(Reuters) - “The Lone Ranger,” Walt Disney Co’s big-budget Western starring Johnny Depp, wrangled just $19.5 million in ticket sales in its first two full days at U.S. and Canadian movie theaters, trailing far behind the $59.5 million racked up by animated sequel “Despicable Me 2.”
The tally for “Lone Ranger,” which included receipts starting on Tuesday night through Thursday’s U.S. Independence Day holiday, put the film on pace to miss, by a long haul, industry forecasts for the holiday period.
The film about the masked man who fights injustice was likely to finish with about $45 million at domestic theaters through Sunday, Disney said. That was far below the $60 million to $70 million predicted ahead of the film’s opening.
“If it does end up grossing less than $50 million” by Sunday, “it will most certainly go down as a misfire,” said Jeff Bock, a senior analyst for Exhibitor Relations, which tracks movie box office prospects.
Disney spent an estimated $225 million to make “Lone Ranger” and more than $100 million to market the film, an action remake of a 1930s radio show and a 1950s TV series. Armie Hammer plays the masked man who fights injustice with help from Tonto, his Native American companion played by Depp.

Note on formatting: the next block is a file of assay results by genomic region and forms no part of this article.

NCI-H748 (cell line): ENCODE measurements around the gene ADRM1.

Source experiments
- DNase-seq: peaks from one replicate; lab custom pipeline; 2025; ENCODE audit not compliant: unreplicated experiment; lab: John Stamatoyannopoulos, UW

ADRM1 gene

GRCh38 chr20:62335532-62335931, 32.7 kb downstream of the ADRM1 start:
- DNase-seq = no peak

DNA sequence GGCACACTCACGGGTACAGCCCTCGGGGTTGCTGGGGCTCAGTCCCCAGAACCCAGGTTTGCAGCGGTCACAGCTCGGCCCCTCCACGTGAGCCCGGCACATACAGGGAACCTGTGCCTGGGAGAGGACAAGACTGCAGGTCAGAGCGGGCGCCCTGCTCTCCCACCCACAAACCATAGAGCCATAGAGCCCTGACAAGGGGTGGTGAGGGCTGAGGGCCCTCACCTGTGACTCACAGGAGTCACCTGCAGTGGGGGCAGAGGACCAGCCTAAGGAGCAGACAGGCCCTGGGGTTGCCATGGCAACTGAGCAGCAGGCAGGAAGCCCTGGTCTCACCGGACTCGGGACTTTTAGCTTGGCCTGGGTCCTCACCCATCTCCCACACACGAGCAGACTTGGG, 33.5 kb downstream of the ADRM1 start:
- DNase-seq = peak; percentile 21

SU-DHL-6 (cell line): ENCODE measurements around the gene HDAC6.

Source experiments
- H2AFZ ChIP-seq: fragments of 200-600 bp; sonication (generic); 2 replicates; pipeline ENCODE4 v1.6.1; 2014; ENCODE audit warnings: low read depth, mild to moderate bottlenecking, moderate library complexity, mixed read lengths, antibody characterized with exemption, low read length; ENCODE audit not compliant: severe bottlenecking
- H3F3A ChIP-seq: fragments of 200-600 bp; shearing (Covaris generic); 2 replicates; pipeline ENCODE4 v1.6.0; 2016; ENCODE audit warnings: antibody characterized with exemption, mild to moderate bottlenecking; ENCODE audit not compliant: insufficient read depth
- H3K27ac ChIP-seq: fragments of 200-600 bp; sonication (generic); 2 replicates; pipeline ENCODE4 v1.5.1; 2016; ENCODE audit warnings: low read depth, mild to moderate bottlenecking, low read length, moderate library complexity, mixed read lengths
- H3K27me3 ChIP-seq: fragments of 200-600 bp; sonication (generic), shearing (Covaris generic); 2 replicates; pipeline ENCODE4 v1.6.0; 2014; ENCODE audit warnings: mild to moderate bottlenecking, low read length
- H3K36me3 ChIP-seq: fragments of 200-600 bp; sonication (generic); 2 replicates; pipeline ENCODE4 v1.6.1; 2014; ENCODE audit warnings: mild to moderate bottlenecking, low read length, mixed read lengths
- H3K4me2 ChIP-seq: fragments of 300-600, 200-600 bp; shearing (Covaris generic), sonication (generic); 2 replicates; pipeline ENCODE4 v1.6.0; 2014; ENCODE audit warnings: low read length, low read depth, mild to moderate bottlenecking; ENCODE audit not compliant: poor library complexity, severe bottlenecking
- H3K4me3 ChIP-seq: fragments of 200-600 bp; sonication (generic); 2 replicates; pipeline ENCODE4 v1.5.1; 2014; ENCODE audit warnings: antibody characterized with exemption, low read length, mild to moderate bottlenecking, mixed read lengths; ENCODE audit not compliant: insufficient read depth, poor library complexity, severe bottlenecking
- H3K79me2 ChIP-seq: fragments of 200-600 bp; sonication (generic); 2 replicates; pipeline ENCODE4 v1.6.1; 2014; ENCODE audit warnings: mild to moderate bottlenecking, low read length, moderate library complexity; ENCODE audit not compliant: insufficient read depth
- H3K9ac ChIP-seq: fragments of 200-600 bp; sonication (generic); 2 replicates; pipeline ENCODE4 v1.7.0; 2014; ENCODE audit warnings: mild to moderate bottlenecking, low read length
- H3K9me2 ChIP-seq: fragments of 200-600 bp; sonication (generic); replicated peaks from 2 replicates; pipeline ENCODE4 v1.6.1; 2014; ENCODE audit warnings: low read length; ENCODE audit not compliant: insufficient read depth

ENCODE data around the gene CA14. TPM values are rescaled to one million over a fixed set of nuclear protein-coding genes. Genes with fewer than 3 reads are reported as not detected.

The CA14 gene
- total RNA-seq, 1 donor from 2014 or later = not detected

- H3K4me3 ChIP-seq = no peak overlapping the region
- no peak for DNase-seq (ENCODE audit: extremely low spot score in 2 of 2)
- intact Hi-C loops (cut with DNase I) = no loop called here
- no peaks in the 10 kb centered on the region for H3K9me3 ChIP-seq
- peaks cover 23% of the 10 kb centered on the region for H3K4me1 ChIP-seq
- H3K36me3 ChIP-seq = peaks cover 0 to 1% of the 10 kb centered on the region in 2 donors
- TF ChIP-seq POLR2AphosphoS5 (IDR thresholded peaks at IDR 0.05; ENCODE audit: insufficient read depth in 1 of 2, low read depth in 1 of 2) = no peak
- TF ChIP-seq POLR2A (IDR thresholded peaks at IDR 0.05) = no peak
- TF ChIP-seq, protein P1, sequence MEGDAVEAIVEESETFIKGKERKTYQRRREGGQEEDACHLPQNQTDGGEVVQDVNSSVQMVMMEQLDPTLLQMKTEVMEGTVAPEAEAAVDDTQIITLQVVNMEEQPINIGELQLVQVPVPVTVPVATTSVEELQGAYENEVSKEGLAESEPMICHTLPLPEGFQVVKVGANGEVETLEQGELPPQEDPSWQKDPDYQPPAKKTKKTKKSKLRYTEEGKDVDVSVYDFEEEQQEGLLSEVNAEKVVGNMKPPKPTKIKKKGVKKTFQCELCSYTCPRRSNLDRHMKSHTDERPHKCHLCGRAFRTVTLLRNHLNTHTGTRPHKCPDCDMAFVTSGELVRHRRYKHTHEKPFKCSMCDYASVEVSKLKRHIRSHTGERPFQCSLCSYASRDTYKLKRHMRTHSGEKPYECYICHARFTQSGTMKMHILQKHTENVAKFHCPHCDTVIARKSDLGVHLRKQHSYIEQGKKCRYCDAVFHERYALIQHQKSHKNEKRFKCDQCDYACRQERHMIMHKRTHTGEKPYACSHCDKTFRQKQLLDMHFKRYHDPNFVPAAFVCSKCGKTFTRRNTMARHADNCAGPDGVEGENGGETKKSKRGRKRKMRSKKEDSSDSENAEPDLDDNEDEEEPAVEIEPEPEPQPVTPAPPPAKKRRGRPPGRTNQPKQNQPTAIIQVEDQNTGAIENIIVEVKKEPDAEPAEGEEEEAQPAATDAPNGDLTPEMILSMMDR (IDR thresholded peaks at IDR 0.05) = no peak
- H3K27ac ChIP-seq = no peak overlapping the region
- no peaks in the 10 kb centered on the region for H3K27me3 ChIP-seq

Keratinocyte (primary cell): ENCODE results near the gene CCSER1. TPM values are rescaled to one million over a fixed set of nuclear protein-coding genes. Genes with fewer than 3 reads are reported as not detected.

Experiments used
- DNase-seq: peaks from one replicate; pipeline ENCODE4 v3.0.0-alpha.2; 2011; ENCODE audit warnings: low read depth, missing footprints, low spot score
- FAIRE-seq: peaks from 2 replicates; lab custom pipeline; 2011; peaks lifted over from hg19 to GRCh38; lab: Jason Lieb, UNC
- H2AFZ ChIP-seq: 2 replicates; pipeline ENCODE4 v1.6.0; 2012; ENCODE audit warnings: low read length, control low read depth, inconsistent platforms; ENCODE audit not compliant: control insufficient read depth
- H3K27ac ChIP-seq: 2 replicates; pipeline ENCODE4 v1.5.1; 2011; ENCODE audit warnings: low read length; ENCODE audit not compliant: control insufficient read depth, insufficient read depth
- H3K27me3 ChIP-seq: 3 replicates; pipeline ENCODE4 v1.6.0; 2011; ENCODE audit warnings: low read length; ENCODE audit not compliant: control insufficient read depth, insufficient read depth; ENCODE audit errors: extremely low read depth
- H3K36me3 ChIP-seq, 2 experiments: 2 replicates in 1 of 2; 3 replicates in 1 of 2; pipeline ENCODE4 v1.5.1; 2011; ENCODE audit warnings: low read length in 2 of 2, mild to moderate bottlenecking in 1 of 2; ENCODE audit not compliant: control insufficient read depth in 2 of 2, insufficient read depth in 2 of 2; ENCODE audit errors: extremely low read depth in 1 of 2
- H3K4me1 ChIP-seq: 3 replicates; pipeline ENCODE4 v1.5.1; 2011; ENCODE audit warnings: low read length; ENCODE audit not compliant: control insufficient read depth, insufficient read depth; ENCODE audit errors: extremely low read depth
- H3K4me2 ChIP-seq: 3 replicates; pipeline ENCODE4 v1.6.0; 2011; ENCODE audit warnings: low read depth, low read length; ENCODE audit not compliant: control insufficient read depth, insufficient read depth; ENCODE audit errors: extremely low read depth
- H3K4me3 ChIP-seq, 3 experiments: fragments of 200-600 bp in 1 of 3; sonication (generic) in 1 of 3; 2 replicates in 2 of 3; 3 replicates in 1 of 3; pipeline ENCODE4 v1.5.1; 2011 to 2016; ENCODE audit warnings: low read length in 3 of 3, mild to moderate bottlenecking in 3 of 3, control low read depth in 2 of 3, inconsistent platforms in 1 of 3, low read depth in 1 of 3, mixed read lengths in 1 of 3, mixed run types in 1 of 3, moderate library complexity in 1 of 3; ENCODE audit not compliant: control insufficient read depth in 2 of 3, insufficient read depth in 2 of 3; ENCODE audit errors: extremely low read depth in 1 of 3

The film’s poor opening is a black eye for producer Jerry Bruckheimer, director Gore Verbinski and Depp, the trio behind Disney’s ultra-successful “Pirates of the Caribbean” series.
“Despicable Me 2,” produced for $76 million, pulled in family audiences to dominate ticket sales over one of the year’s biggest movie-going periods, the days around the July Fourth holiday. The film also started screening on Tuesday night, with Wednesday its first full day in theaters.
The film from Comcast Corp’s Universal Pictures features the voice of Steve Carell, reprising his role as Gru from the 2010 blockbuster “Despicable Me.” The sequel gave Universal its biggest Wednesday opening ever and was the third-highest opening day for any animated film.
Reporting by Lisa Richwine in Los Angeles and Chris Michaud in New York; Editing by Eric Beech